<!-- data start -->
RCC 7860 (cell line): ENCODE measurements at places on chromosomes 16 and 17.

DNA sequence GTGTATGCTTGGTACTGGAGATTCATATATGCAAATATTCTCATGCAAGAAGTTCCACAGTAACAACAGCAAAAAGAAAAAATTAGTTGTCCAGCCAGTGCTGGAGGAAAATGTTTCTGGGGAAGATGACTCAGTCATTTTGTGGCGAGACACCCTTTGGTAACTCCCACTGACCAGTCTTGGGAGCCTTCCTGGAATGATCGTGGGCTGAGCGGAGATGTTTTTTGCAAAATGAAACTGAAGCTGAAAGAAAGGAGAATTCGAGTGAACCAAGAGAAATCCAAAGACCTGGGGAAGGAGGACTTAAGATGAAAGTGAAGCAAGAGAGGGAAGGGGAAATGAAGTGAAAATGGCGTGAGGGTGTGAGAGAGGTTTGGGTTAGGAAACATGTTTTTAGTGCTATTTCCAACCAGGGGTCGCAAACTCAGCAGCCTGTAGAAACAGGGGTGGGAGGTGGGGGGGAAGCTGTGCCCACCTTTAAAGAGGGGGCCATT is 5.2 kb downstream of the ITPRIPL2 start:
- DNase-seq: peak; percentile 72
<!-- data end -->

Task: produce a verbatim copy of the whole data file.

RCC 7860 (cell line): ENCODE measurements at places on chromosomes 16 and 17.

DNA sequence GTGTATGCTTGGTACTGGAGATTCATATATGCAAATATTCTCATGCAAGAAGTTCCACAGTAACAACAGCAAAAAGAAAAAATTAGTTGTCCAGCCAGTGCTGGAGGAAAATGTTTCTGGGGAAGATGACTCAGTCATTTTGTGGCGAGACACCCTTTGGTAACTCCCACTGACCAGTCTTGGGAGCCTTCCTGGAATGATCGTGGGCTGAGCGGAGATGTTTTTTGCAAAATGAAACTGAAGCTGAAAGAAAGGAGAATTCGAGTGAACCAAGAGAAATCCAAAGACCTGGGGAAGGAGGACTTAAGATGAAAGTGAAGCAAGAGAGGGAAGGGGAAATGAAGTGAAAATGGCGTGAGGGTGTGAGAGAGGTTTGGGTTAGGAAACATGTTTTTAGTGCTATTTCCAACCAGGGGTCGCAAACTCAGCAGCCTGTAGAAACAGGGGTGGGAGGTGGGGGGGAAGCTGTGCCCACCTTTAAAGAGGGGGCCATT is 5.2 kb downstream of the ITPRIPL2 start:
- DNase-seq: peak; percentile 72